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And thrice he routed all his foes, and thrice he slew

the slain. The master saw the madness rise, His glowing cheeks, his ardent eyes; 70 And while he heaven and earth defied, Changed his hand, and checked his pride.

He chose a mournful Muse,

Soft pity to infuse;
He sung Darius great and good,

75 By too severe a fate, Fallen, fallen, fallen, fallen,

Fallen from his high estate, And weltering in his blood; Deserted at his utmost need

80 By those his former bounty fed; On the bare earth exposed he lies,

With not a friend to close his eyes.
With downcast looks the joyless victor sate,

Revolving in his altered soul

The various turns of chance below:
And, now and then, a sigh he stole,

And tears began to flow,


Now strike the golden lyre again;
A louder yet, and yet a louder strain.
Break his bands of sleep asunder, 125
And rouse him, like a rattling peal of thunder.
Hark, hark, the horrid sound

Has raised up his head;

As awaked from the dead,
And, amazed, he stares around. 130
“Revenge, revenge !” Timotheus cries;

“See the Furies arise;
See the snakes that they rear,

How they hiss in their hair,
And the sparkles that flash from their eyes ?
Behold a ghastly band,

136 Each a torch in his hand! Those are Grecian ghosts, that in battle were slain,

And unburied remain
Inglorious on the plain:

140 Give the vengeance due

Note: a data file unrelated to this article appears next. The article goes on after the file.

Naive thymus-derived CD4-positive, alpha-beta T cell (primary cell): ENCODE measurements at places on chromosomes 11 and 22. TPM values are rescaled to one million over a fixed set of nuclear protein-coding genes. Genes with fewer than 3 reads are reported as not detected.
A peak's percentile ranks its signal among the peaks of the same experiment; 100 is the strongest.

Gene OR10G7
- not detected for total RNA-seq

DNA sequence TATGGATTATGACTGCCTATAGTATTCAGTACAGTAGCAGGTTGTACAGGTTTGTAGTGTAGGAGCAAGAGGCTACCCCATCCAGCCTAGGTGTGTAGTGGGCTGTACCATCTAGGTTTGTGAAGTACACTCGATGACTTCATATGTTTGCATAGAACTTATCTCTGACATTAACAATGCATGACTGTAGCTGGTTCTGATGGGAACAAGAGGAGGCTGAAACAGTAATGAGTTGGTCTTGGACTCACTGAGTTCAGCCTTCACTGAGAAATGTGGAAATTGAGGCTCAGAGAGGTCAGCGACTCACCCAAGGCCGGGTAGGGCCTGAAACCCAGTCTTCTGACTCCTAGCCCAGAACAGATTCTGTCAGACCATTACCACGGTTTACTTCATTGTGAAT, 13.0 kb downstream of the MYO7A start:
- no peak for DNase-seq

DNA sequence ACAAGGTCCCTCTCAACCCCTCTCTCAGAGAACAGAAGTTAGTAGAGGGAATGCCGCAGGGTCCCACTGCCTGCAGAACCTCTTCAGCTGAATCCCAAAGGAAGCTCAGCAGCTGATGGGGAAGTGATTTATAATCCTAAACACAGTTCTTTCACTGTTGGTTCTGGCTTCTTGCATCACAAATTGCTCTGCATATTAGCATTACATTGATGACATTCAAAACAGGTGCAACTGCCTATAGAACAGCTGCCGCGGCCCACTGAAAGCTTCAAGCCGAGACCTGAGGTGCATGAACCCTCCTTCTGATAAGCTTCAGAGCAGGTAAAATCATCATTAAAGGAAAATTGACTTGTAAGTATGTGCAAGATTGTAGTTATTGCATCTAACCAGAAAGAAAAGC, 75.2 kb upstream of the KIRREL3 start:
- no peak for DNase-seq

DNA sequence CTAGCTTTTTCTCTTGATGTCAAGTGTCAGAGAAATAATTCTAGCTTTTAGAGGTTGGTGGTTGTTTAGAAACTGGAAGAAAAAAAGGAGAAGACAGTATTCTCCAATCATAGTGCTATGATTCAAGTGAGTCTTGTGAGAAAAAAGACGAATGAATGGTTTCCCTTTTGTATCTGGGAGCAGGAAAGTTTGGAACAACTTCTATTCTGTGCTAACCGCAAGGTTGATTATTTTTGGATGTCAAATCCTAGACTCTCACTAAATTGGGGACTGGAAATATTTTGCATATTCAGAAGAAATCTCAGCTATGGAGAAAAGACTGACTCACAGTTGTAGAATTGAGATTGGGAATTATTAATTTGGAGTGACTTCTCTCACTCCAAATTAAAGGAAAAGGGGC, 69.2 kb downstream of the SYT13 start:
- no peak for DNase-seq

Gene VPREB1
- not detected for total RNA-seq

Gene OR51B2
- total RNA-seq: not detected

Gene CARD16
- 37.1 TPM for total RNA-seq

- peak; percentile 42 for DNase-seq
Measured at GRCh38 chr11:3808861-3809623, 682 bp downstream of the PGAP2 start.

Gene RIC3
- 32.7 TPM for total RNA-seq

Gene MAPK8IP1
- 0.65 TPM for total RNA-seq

To the valiant crew.
Behold how they toss their torches on high,

How they point to the Persian abodes,
And glittering temples of their hostile gods.” 145
The princes applaud with a furious joy;
And the king seized a flambeau with zeal to destroy;

Thais led the way,

To light him to his prey, And, like another Helen, fired another Troy. 150


Revolving in his altered soul

The various turns of chance below; 90 And, now and then, a sigh he stole,

And tears began to flow.

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The mighty master smiled to see
That love was in the next degree;
'Twas but a kindred-sound to move, 95
For pity melts the mind to love.

Softly sweet, in Lydian measures,

Soon he soothed his soul to pleasures.
War, he sung, is toil and trouble;
Honour but an empty bubble;

Never ending, still beginning,
Fighting still, and still destroying:

If the world be worth thy winning,
Think, O think it worth enjoying:
Lovely Thais sits beside thee,

Take the good the gods provide thee.
The many rend the skies with loud applause:
So Love was crowned, but Music won the

The prince, unable to conceal his pain,

Gazed on the fair

Who caused his care,
And sighed and looked, sighed and looked,

Sighed and looked, and sighed again;
At length, with love and wine at once op-

pressed, The vanquished victor sunk upon her breast.

And the king seized a flambeau with zeal to destroy;

Thais led the way,

To light him to his prey, And, like another Helen, fired another Troy. 154


Thus long ago,
Ere heaving bellows learned to blow,

While organs yet were mute,
Timotheus, to his breathing flute

And sounding lyre,
Could swell the soul to rage, or kindle soft desire.
At last divine Cecilia came,

161 Inventress of the vocal frame; The sweet enthusiast, from her sacred store,

Enlarged the former narrow bounds,

And added length to solemn sounds, 165 With Nature's mother-wit, and arts unknown

Let old Timotheus yield the prize,

Or both divide the crown:
He raised a mortal to the skies;
She drew an angel down.




At last divine Cecilia came,

Inventress of the vocal frame;
The sweet enthusiast, from her sacred store,

Enlarged the former narrow bounds,

And added length to solemn sounds, 175 With Nature's mother-wit, and arts unknown

Let old Timotheus yield the prize,

Or both divide the crown:
He raised a mortal to the skies;

She drew an angel down.

And peace and joy attend the glorious guest.